Working with resident advocates


Kim Wright, Chair of the Resident Committee, Sanctuary Lennox Head

By Julie Lee

Resident advocates are volunteers who usually live, or have lived, in land lease communities. They may be members of a resident organisation, or a residents committee, or just someone with a commitment to social justice. The thing they all have in common is that they dedicate their time to supporting residents, helping them assert their rights, negotiating with operators and, if necessary, taking disputes to the NSW Civil and Administrative Tribunal (NCAT).

Resident advocates are an invaluable resource for land lease community residents. They live and work in communities, they understand the issues faced by residents, and they have a network of contacts throughout those communities. They are operating at the coalface and often dealing with very difficult problems. The Tenants’ Union supports resident advocates by providing advice, resources and training. Our role is to enable resident advocates to do what they do.

Earlier this year we were finally able to provide face to face training with resident advocates (it had been postponed twice due to the pandemic). The purpose of the training was to equip advocates with the knowledge and understanding necessary for them to carry out their role as advocates. We spent time discussing the meaning of advocacy, skills and ethical practice, the importance of obtaining and following instructions (from the person being assisted), and how all of these relate to their day to day role as advocates.

The training also covered the key steps in identifying and resolving disputes between residents and operators including negotiation, mediation, conciliation and Tribunal applications. Advocates were able to share their experiences, learn tips and approaches and gain an understanding of how the law can be used in each situation.

In our work with resident advocates the Tenants’ Union has become aware that communicating with the Tribunal is not always as straightforward as it appears, so we also had a session on when and how to communicate with the Tribunal and the operator, when a dispute has progressed to the Tribunal.

Feedback from the training participants was very positive and they are all looking forward to next time!

Kim Wright, Chair of the resident committee at The Sanctuary Lennox Head said:

“I found the training to be extremely helpful, in identifying issues within our communities and how best to assist, correct processes and language. The ability to connect with other advocates and the hardworking members of the Tenants’ Union was invaluable. It would be wonderful if it could be extended further and open to more people who are currently isolated in their work for residents.”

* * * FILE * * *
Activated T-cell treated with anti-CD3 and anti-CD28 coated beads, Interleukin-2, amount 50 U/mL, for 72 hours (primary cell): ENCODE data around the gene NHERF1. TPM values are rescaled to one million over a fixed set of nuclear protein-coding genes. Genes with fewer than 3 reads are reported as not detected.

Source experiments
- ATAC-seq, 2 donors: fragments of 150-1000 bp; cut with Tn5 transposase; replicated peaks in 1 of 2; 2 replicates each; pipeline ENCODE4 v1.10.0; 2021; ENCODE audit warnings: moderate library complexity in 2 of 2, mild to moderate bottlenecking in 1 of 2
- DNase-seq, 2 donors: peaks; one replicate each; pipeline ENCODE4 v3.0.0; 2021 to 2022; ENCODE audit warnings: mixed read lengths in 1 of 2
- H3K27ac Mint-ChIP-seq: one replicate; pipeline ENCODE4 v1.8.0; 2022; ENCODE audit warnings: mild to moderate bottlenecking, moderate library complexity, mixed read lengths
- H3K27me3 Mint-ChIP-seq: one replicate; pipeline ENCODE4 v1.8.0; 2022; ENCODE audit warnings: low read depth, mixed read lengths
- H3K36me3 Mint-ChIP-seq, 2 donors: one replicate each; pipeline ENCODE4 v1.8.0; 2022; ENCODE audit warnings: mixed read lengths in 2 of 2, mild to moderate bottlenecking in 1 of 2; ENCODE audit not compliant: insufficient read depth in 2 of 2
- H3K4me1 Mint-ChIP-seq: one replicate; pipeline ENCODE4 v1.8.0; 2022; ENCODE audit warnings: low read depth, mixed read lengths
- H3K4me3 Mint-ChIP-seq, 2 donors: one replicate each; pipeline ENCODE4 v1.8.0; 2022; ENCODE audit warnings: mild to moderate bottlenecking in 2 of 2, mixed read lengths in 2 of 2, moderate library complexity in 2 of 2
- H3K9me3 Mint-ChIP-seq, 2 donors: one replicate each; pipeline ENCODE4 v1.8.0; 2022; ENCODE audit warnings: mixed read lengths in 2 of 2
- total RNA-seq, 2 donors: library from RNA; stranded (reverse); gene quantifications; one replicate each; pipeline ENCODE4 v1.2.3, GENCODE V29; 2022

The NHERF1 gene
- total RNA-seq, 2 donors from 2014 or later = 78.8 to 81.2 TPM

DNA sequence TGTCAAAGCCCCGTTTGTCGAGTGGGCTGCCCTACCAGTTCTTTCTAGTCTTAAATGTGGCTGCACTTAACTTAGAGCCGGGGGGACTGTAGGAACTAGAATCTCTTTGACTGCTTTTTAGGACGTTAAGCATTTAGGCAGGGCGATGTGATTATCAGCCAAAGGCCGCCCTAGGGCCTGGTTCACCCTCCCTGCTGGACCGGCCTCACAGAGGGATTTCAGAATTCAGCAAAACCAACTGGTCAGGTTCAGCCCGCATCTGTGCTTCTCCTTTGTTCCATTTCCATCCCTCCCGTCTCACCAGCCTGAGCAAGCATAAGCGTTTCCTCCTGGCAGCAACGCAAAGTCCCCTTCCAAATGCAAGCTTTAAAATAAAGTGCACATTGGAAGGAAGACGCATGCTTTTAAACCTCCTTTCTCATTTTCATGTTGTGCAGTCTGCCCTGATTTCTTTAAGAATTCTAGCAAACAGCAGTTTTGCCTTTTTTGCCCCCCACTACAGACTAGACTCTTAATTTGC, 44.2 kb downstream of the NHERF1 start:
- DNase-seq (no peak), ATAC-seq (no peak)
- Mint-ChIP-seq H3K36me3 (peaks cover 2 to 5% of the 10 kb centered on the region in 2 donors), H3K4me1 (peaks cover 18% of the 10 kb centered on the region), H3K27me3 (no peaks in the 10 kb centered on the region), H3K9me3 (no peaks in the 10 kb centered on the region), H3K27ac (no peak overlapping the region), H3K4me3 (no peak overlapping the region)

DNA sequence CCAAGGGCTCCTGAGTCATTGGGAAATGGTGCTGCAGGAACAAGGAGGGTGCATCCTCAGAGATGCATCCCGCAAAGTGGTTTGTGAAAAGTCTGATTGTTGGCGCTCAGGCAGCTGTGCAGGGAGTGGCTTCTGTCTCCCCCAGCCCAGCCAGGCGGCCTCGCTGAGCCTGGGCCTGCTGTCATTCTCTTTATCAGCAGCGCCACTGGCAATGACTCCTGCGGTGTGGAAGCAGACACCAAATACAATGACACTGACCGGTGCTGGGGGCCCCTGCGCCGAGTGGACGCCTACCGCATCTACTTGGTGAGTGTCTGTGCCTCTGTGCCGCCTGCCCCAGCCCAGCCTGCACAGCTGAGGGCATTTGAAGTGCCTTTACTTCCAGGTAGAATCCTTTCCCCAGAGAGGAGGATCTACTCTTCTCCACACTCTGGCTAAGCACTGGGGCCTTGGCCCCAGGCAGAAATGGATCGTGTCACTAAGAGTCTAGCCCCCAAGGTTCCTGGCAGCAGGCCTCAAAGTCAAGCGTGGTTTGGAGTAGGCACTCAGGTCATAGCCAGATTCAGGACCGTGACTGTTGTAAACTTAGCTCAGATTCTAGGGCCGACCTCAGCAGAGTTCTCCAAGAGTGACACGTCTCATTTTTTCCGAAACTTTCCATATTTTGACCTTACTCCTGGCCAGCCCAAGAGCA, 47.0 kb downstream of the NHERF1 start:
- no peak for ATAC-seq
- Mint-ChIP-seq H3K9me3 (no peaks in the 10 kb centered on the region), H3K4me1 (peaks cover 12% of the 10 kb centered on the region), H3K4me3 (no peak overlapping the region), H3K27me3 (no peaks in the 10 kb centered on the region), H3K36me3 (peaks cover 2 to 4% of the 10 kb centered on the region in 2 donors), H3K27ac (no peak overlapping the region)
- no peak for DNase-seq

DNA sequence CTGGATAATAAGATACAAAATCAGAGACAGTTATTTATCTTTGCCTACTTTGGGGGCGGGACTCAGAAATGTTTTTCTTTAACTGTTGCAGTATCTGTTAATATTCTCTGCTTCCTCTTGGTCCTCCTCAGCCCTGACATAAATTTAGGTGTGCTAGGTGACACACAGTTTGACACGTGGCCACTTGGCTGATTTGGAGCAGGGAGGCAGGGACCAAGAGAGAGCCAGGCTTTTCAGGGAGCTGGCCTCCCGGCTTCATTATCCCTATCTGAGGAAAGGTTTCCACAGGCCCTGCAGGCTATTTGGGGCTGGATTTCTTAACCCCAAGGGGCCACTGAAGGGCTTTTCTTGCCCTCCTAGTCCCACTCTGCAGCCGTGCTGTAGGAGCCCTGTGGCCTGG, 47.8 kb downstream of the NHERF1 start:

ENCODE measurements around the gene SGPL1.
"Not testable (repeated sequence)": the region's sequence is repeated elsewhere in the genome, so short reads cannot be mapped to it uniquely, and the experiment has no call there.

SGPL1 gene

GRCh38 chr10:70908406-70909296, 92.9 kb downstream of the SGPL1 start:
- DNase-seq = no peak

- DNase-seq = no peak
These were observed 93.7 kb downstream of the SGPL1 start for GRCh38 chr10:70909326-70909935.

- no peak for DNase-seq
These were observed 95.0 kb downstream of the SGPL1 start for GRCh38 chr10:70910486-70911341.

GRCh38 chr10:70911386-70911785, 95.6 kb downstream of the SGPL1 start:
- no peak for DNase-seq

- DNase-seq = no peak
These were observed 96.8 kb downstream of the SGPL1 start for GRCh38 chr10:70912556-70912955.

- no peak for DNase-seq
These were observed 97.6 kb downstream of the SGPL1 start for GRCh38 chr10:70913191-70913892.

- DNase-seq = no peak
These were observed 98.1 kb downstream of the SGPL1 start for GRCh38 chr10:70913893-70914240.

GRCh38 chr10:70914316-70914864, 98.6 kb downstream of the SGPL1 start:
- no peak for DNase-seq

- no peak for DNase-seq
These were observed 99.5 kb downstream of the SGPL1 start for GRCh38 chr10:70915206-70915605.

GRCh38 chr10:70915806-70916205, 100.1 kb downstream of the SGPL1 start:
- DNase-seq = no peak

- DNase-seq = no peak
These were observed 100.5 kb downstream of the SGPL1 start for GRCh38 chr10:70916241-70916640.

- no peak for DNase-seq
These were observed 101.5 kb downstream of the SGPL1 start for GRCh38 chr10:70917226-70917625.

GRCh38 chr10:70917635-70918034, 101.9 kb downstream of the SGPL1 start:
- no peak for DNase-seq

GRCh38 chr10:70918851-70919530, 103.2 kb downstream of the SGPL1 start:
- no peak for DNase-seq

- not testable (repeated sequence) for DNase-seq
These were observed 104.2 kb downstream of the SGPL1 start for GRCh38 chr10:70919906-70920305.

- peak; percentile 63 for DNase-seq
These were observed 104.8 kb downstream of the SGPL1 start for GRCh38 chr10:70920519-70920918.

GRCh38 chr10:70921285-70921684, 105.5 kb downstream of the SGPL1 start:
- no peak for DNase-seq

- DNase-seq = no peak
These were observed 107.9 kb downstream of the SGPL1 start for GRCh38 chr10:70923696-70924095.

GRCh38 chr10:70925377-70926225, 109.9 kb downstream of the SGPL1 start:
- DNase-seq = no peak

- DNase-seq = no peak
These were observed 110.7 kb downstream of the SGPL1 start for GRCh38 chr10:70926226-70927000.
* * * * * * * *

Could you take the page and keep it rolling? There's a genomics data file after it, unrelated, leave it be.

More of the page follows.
John McCabe from Myrtle Glen at Stanhope Gardens NSW: 

“A few months ago I accepted an invitation from Mary Preston (Resident Advocate at Myrtle Glen) to step up and assist her in helping our community. 

I attended training and information seminars and other zoom sessions. Being new to all of this it was a real eye opener and I was truly amazed at the commitment and dedication of seasoned advocates in helping their communities at great personal expense and time. I felt it was all beyond me but was encouraged by Julie Lee to persevere and give it a go. She said we are here to help. 

I was amazed at the breadth of knowledge course presenters had with complex and legal issues and were of great assistance to tenant advocates around NSW.”

In addition to the training provided, the Tenants’ Union has developed a Toolkit for resident advocates, which is intended to reinforce the training but also provide practical information and tips about how to conduct legal research. 

On a day to day basis the Tenants’ Union provides legal advice and assistance to resident advocates regarding the disputes they are dealing with. This can be anything from advice on the application of the Act to preparing submissions for a Tribunal hearing. This work is important because, not only does it mean residents are getting the best assistance possible from their advocate, it means the Tenants’ Union is able to assist many more people than if we were working on an individual level. 

Many resident advocates are also involved in systemic advocacy and again, the Tenants’ Union is proud to support and work with advocates on law and policy reform issues. Recently we came together regarding the Review of the Residential (Land Lease) Communities Act 2013. We discussed our concerns, ideas, and hopes for reform which resulted in a united and cohesive message to the Government regarding the outcomes we want from the Review.

We at the Tenants’ Union feel lucky to have such great connections with both residents and resident advocates in land lease communities. We value the contribution of resident advocates to the work we do, and to residents of the communities they work in. Together we are stronger, and we very much look forward to continuing our collaborations.


This article was published in Outasite magazine issue 8. Outasite is published annually. Outasite Lite email newsletter, is sent several times a year – subscribe here. All past issues are available in the archive.